Boy From Brazil Bradford City Hall of Fame

Inductee October 2001

Cec Podd

If you saw Bradford City in the seventies or early eighties, you saw Cec Podd.

Between his debut in 1970 and his departure for Halifax Town in 1984 Podd played 502 times in the league for Bradford City, his only major spell out being at the start of the 1982 when he almost had to quit the game, more of which later.

The reason why you would have noticed Podd, even if you supported a team playing City, was that as a black football he stood out. Cec Podd was one of the trailblazers of Afro-Caribbean footballers in England.

Podd took the grief that black players continued to get into the eighties but rose above it on the field and off it. Cec's point, if he was trying to make one, was that cat calls and boos by away supporters may set him aside from the other players on the field, but he was no different to the man opposite: football without colour, so to speak.

And where that all Cec Podd had going for him he would be worth a footnote in the BfB Hall of Fame but Cec had more. A right back that covered his back line and got forward well Cec Podd's talent could have taken him further in the game, much further, to Old Trafford indeed.

Podd recalls Manchester United approaching him over a possible transfer in the seventies. Podd turned them down. The club and people of Bradford had been good and fair to him, he stuck by them despite the approach.

Podd never played outside of the bottom two divisions, leaving City in 1984 before promotion in 1985 to division two, but played his part in any glory that the club had in those times. When City had a good team, Podd was playing well, when the team was poor, Podd got his head down and worked until it was better.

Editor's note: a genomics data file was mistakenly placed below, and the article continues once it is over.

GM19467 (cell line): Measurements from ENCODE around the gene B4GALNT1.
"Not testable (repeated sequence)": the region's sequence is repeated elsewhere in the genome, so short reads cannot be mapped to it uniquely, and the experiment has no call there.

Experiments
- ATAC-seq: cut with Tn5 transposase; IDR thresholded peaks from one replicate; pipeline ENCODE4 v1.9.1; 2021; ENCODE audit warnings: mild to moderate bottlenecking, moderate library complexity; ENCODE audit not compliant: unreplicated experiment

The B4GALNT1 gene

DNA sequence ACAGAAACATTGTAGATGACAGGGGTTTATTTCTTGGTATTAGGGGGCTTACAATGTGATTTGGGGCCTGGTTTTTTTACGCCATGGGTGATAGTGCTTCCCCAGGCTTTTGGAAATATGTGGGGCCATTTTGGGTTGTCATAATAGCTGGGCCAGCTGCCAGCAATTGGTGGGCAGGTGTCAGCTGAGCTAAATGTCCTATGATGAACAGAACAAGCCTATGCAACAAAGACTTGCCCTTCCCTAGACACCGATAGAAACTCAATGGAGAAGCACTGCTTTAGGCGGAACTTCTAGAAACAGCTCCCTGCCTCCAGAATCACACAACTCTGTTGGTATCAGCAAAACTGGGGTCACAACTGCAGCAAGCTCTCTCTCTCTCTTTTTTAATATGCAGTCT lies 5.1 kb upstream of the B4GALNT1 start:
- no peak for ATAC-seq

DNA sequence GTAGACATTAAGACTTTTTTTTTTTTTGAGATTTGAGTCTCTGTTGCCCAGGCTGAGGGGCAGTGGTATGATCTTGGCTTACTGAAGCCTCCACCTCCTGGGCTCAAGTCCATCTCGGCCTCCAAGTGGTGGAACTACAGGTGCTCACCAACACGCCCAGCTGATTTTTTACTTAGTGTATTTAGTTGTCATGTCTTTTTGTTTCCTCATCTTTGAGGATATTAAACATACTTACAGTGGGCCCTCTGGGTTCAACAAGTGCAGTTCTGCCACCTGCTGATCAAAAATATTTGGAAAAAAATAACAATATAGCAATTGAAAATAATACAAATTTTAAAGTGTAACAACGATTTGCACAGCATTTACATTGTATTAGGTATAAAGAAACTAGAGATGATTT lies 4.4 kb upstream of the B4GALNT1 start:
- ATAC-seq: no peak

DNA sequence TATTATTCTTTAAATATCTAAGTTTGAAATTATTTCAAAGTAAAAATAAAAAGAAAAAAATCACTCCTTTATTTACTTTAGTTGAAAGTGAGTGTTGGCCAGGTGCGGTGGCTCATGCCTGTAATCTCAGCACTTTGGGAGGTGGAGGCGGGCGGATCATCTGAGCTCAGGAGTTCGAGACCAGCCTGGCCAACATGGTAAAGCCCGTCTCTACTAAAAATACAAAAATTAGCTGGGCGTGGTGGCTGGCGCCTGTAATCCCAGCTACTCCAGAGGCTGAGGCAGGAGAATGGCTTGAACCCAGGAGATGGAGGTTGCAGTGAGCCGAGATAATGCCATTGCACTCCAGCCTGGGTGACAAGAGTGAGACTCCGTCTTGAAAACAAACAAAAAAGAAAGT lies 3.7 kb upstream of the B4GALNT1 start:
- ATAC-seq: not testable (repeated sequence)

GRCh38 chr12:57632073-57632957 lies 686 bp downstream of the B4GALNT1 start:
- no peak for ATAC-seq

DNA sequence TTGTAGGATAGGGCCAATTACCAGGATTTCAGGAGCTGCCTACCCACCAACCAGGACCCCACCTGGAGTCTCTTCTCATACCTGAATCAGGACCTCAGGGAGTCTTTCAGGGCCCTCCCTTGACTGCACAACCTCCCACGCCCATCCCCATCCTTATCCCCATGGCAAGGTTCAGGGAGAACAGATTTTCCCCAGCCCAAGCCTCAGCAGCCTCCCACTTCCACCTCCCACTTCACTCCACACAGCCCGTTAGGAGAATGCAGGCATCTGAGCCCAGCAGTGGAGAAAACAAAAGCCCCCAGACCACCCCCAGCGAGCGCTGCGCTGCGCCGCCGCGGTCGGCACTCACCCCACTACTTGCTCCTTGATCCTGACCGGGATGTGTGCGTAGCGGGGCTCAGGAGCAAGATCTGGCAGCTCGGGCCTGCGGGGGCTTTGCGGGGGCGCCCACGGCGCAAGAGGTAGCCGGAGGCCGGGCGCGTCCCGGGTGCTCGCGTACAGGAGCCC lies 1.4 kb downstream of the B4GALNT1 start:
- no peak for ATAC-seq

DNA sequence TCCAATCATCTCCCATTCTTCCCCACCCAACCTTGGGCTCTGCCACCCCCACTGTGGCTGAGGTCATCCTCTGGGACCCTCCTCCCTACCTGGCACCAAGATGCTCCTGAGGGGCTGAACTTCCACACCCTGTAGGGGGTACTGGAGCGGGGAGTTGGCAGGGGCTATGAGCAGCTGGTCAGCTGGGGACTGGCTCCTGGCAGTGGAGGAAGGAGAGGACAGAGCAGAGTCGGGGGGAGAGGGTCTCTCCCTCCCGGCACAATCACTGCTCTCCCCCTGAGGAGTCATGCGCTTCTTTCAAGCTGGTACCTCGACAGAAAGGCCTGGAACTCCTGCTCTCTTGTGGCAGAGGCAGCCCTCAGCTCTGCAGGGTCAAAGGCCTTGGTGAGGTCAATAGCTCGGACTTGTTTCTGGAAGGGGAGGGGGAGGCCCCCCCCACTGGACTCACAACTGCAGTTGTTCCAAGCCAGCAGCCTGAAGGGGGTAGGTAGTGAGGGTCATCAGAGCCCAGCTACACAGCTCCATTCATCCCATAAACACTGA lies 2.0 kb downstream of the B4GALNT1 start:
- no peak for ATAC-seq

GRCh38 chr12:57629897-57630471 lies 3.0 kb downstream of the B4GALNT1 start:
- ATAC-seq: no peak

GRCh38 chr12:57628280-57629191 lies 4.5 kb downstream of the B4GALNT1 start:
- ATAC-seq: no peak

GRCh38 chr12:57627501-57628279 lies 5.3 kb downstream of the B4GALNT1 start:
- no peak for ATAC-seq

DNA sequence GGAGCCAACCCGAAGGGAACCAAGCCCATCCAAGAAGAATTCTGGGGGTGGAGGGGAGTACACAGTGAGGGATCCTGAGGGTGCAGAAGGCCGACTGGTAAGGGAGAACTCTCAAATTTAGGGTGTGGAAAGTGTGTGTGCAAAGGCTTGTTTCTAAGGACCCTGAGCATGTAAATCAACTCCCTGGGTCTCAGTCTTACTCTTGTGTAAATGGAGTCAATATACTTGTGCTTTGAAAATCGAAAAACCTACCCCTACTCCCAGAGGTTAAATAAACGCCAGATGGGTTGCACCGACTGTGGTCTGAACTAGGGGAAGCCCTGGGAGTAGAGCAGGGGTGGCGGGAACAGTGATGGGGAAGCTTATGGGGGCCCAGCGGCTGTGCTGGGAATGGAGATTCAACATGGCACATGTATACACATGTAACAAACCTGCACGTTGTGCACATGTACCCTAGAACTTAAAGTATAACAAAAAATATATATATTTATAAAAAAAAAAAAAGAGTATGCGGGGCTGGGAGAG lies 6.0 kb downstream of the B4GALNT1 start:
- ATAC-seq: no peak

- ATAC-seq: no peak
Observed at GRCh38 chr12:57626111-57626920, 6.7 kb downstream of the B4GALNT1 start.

Ironically it was Podd's position, so often filled by the man himself, that a young Stuart McCall came into the City team. Podd had woken up one morning in the Summer of 1982 with a loss of vision in his right eye. He tried to play but could not and when the season came around he sat it out allowing McCall to make his first appearances for the Bantams. Podd was on the verge of quitting football and England to live in St Kitts when, on a visit to his church, Podd remembers he pried for divine help and surely got his vision back.

A couple of promotion for City in his career at City paled next to his contribution to the advancement of black players in English football. In respect of Podd stars such as John Barnes played in a tribute game in 1983.

Podd got his day of glory in the game in 1988 when as club captain of Scarborough when they were promoted to the football league after close to 110 years in the lower leagues. He went on to work for Leeds United before joining the St Kitts and Nevis FA as manager of "The Sugar Boys".

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